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Hannibal   C

MGM Pictures / Universal Pictures

Year Released: 2001
MPAA Rating: R
Director: Ridley Scott
Writers: David Mamet, Steven Zaillian (based on the novel by Thomas Harris)
Cast: Anthony Hopkins, Julianne Moore, Gary Oldman, Ray Liotta, Frankie R. Faison, Giancarlo Giannini, Francesca Neri.

Review by Rob Vaux

And here it sits, the sequel 10 years in the making. What are we to make of this curiosity which has been dropped into our laps? It stands almost perfectly poised between two artistic extremes. Do we compare it to Silence of the Lambs, one of the best films of the last 20 years? Or to Thomas Harris's novel Hannibal, the worst bestseller since the days of Jacqueline Susann? Do we shake our heads at the absence of Jodie Foster? Or marvel at her gutsy replacement, Julianne Moore? Do we pine for the stark verité of Jonathan Demme? Or drink in the lush greenery of Ridley Scott? The cultural baggage is piling up as we speak. What do we say to this film, this Hannibal, which arrives under the ominous banner "Break the Silence"? How do we even begin to judge a work so loaded?

In and of itself, it's not a bad film -- not nearly as bad as the book, and not half so bad as it might have been in less capable hands. At the very least, it retains Anthony Hopkins' ghoulish charm as the cannibalistic Dr. Hannibal Lecter. Ten years after his gruesome escape from custody, Lecter is living under an assumed identity in Florence, Italy, but one look at the man and we know the evil he keeps hidden. The elegant wit, the predator's cunning, the soulless dead eyes that stare right through you... Hopkins knows this role like the back of his eyelids and clearly has a ball recreating the monster which made him famous.

His new sparring partner is up to the task as well. Picking up the slack when Jodie Foster passed on the role, Julianne Moore brings a seasoned intensity to FBI agent Clarice Starling, the fragile trainee whose hidden strengths so captivated Lecter in the previous film. A decade later, that trainee has been replaced by a cool, hard-nosed professional, a woman who has no trouble facing down drug dealers and snide superiors alike. Moore does an excellent job of maintaining Clarice's sense of moral purpose, while displaying the new toughness that 10 years as a federal agent has wrought. It's the same character, yet it's uniquely her own; she's not simply following in Foster's shadow.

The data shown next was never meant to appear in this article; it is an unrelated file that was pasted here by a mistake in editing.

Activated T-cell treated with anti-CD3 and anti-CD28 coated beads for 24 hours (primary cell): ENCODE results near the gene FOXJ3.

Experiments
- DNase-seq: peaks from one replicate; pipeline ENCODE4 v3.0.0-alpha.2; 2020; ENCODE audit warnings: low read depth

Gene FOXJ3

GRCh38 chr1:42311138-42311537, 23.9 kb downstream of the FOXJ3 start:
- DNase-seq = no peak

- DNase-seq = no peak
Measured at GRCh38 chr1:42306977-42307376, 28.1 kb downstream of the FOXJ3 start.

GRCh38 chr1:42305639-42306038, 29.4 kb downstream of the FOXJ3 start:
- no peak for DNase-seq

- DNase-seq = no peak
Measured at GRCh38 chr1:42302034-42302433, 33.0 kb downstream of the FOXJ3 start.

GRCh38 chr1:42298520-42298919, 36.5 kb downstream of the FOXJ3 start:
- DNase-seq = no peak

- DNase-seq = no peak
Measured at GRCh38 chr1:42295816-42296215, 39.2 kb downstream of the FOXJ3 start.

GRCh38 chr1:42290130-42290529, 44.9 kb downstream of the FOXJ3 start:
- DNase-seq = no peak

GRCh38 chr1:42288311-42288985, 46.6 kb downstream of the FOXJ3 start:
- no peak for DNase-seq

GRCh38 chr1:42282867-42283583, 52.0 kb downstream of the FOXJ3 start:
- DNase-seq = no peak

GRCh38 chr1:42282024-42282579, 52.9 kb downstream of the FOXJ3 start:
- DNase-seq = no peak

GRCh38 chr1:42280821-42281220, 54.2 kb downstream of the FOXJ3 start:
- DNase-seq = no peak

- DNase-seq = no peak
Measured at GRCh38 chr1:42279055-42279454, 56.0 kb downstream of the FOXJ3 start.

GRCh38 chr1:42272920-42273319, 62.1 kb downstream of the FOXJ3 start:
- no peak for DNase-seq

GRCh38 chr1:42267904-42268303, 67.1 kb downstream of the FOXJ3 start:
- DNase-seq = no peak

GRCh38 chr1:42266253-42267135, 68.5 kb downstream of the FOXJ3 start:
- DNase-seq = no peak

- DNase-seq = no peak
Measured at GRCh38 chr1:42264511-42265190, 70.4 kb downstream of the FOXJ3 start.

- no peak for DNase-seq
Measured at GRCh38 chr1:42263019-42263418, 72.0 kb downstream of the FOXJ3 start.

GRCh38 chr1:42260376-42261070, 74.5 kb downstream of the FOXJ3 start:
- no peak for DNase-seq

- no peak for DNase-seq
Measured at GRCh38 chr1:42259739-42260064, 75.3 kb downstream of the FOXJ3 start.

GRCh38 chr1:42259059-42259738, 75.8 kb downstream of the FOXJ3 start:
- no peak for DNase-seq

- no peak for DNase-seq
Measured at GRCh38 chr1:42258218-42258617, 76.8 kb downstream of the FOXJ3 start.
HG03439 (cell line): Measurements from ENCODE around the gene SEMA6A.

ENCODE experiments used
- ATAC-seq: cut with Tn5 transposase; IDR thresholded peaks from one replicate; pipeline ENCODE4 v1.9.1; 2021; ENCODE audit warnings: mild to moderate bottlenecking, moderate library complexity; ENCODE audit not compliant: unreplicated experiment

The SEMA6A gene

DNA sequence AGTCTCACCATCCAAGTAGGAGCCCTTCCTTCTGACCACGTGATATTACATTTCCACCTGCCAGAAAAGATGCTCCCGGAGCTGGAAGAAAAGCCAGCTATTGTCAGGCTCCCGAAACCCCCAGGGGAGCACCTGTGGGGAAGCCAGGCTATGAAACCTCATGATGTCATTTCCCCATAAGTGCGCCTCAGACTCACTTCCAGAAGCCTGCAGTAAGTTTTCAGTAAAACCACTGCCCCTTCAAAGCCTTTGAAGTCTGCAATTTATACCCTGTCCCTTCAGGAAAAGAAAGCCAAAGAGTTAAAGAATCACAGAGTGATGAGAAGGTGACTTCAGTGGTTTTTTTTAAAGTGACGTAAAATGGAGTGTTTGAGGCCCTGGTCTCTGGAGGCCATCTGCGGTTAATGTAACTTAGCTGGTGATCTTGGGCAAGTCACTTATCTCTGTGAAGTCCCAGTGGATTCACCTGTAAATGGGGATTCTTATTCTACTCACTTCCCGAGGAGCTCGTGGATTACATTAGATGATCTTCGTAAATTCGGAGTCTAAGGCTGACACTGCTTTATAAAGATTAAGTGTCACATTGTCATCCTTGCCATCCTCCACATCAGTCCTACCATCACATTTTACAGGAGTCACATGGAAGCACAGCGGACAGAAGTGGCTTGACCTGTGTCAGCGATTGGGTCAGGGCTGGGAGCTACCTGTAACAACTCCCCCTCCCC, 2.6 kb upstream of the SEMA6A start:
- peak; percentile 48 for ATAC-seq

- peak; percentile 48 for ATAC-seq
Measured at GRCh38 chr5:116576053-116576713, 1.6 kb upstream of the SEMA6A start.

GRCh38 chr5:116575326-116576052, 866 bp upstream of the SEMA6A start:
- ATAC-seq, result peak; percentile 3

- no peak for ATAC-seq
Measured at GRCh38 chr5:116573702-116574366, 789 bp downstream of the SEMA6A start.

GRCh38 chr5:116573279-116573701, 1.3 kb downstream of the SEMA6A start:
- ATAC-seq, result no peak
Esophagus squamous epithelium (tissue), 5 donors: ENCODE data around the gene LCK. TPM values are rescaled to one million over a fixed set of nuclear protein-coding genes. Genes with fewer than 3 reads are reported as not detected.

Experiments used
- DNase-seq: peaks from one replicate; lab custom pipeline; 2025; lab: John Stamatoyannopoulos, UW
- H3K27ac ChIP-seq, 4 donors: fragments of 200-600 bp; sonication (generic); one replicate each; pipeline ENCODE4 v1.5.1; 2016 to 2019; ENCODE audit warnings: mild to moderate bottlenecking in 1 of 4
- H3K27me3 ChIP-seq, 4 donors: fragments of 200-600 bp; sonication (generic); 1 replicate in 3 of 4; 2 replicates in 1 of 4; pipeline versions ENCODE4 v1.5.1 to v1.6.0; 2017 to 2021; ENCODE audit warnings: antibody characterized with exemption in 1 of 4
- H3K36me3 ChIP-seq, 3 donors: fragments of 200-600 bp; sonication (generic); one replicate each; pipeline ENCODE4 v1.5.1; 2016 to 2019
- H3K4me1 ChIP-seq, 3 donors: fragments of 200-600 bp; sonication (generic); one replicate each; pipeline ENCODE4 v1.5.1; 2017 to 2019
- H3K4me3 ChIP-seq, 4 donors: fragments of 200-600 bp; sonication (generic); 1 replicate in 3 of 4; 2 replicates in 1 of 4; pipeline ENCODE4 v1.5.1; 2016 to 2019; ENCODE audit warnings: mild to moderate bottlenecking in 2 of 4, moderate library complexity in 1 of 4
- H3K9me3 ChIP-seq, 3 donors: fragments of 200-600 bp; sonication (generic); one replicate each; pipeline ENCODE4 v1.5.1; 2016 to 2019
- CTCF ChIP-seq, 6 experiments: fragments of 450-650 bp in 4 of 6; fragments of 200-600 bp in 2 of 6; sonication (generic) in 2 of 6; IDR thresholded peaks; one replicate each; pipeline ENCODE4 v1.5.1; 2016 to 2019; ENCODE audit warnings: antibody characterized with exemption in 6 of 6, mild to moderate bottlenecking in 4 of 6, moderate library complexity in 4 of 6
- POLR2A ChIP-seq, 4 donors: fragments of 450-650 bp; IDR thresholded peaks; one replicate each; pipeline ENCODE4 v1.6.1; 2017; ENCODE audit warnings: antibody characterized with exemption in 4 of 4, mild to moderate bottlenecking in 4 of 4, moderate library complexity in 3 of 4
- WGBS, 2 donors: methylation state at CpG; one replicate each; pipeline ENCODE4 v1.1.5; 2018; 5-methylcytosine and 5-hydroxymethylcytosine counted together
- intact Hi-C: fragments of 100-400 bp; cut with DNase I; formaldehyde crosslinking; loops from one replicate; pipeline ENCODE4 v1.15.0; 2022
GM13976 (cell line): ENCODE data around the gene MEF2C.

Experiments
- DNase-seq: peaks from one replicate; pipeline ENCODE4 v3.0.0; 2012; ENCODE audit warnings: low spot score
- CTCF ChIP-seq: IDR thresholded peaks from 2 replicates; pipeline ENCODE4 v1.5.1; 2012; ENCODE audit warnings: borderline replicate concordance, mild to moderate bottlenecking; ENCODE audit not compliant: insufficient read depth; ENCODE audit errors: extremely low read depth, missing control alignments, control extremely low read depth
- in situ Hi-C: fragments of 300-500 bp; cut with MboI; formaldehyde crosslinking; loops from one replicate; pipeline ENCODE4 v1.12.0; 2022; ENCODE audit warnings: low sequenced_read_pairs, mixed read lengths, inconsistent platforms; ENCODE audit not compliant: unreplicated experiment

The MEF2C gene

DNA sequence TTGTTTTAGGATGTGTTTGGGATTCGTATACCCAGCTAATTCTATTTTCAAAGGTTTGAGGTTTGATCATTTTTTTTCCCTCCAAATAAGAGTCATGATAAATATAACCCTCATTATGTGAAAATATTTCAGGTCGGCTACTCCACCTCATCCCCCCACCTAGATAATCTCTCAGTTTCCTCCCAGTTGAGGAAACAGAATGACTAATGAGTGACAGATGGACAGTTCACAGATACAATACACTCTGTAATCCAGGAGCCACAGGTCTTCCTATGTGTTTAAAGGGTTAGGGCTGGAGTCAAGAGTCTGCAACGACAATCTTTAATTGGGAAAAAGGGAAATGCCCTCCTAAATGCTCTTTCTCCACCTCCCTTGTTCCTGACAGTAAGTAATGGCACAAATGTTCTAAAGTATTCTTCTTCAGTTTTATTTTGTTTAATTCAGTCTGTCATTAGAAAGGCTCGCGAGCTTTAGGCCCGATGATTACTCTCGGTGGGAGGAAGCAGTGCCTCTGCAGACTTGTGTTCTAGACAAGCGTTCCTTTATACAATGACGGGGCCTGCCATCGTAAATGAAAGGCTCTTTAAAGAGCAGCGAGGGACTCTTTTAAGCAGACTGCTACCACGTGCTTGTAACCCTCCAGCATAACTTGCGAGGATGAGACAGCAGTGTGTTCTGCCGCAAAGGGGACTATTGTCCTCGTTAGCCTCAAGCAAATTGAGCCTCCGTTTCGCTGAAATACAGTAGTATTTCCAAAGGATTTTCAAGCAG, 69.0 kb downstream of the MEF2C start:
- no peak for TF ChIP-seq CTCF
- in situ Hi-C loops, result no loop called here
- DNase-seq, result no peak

Unfortunately, even with two such capable anchors, Hannibal struggles far too often to capitalize on its strengths. While Silence (and the lesser-known Manhunter) focused on taut crime-solving methodology, Hannibal seems content to serve as a melodramatic potboiler... and suffers the consequences. Gone is the attention to detecting techniques, the desire to understand a killer's mindset, the terrifying thrill of the chase. Gone is the fearsome chess game between hunter and prey. Instead, we have something more old-fashioned, almost quaint, with broadly defined heroes and villains and a key sense of reality missing from the proceedings. The film opens with Starling overseeing a botched drug raid which -- though not her fault -- lands her in hot water with her superiors. Sleazy Justice agent Paul Krendler (Ray Liotta) relegates her to the Bureau's basement, assigned to pore over possible clues to Dr. Lecter's location. Krendler, as it turns out, works for Mason Verger (Gary Oldman), the hideously disfigured survivor of one of Lecter's attacks. Sporting a mass of facial scars and a hissing lisp that would give Peter Lorre nightmares, Verger has bent his considerable resources towards avenging himself upon Lecter, and wants to use Starling as bait. Meanwhile, in Florence, a rumpled police inspector (Giancarlo Giannini), begins to suspect that the local Dante expert may be more than he seems. He launches a plan to capture the good doctor, and sets into motion of series of event which ultimately brings Lecter and Starling back into contact.